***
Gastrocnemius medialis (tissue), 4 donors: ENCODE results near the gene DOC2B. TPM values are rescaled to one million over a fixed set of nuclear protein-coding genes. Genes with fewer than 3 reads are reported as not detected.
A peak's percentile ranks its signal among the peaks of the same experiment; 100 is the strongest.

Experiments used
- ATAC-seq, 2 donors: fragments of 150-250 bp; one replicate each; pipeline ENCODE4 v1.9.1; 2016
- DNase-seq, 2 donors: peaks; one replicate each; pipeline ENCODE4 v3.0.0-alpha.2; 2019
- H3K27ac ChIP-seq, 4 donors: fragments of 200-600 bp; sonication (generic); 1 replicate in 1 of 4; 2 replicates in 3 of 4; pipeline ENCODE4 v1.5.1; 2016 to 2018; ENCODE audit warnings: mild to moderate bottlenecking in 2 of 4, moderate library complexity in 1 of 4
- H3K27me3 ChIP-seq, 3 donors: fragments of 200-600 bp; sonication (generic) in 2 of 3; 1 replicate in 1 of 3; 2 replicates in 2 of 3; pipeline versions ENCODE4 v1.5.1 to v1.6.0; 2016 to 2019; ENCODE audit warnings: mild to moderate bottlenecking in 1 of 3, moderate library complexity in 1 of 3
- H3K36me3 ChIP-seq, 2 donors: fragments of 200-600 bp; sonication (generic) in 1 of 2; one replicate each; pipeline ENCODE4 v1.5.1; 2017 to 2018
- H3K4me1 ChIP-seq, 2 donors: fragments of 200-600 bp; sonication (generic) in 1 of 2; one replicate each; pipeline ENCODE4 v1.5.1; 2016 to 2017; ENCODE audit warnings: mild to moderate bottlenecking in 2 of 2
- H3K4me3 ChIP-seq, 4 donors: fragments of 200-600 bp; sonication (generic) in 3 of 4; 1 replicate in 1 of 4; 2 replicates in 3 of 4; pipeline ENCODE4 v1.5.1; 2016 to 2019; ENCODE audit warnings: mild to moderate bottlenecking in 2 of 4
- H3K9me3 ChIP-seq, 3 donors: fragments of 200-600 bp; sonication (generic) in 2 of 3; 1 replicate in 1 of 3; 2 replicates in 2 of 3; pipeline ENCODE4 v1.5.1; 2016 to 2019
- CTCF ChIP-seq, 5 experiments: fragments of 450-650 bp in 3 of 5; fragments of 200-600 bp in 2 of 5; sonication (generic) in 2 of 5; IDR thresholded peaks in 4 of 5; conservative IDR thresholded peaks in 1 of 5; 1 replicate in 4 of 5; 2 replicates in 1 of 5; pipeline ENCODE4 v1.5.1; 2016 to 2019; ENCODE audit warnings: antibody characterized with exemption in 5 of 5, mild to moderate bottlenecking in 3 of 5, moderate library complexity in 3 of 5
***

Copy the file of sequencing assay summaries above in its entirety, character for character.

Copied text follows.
Gastrocnemius medialis (tissue), 4 donors: ENCODE results near the gene DOC2B. TPM values are rescaled to one million over a fixed set of nuclear protein-coding genes. Genes with fewer than 3 reads are reported as not detected.
A peak's percentile ranks its signal among the peaks of the same experiment; 100 is the strongest.

Experiments used
- ATAC-seq, 2 donors: fragments of 150-250 bp; one replicate each; pipeline ENCODE4 v1.9.1; 2016
- DNase-seq, 2 donors: peaks; one replicate each; pipeline ENCODE4 v3.0.0-alpha.2; 2019
- H3K27ac ChIP-seq, 4 donors: fragments of 200-600 bp; sonication (generic); 1 replicate in 1 of 4; 2 replicates in 3 of 4; pipeline ENCODE4 v1.5.1; 2016 to 2018; ENCODE audit warnings: mild to moderate bottlenecking in 2 of 4, moderate library complexity in 1 of 4
- H3K27me3 ChIP-seq, 3 donors: fragments of 200-600 bp; sonication (generic) in 2 of 3; 1 replicate in 1 of 3; 2 replicates in 2 of 3; pipeline versions ENCODE4 v1.5.1 to v1.6.0; 2016 to 2019; ENCODE audit warnings: mild to moderate bottlenecking in 1 of 3, moderate library complexity in 1 of 3
- H3K36me3 ChIP-seq, 2 donors: fragments of 200-600 bp; sonication (generic) in 1 of 2; one replicate each; pipeline ENCODE4 v1.5.1; 2017 to 2018
- H3K4me1 ChIP-seq, 2 donors: fragments of 200-600 bp; sonication (generic) in 1 of 2; one replicate each; pipeline ENCODE4 v1.5.1; 2016 to 2017; ENCODE audit warnings: mild to moderate bottlenecking in 2 of 2
- H3K4me3 ChIP-seq, 4 donors: fragments of 200-600 bp; sonication (generic) in 3 of 4; 1 replicate in 1 of 4; 2 replicates in 3 of 4; pipeline ENCODE4 v1.5.1; 2016 to 2019; ENCODE audit warnings: mild to moderate bottlenecking in 2 of 4
- H3K9me3 ChIP-seq, 3 donors: fragments of 200-600 bp; sonication (generic) in 2 of 3; 1 replicate in 1 of 3; 2 replicates in 2 of 3; pipeline ENCODE4 v1.5.1; 2016 to 2019
- CTCF ChIP-seq, 5 experiments: fragments of 450-650 bp in 3 of 5; fragments of 200-600 bp in 2 of 5; sonication (generic) in 2 of 5; IDR thresholded peaks in 4 of 5; conservative IDR thresholded peaks in 1 of 5; 1 replicate in 4 of 5; 2 replicates in 1 of 5; pipeline ENCODE4 v1.5.1; 2016 to 2019; ENCODE audit warnings: antibody characterized with exemption in 5 of 5, mild to moderate bottlenecking in 3 of 5, moderate library complexity in 3 of 5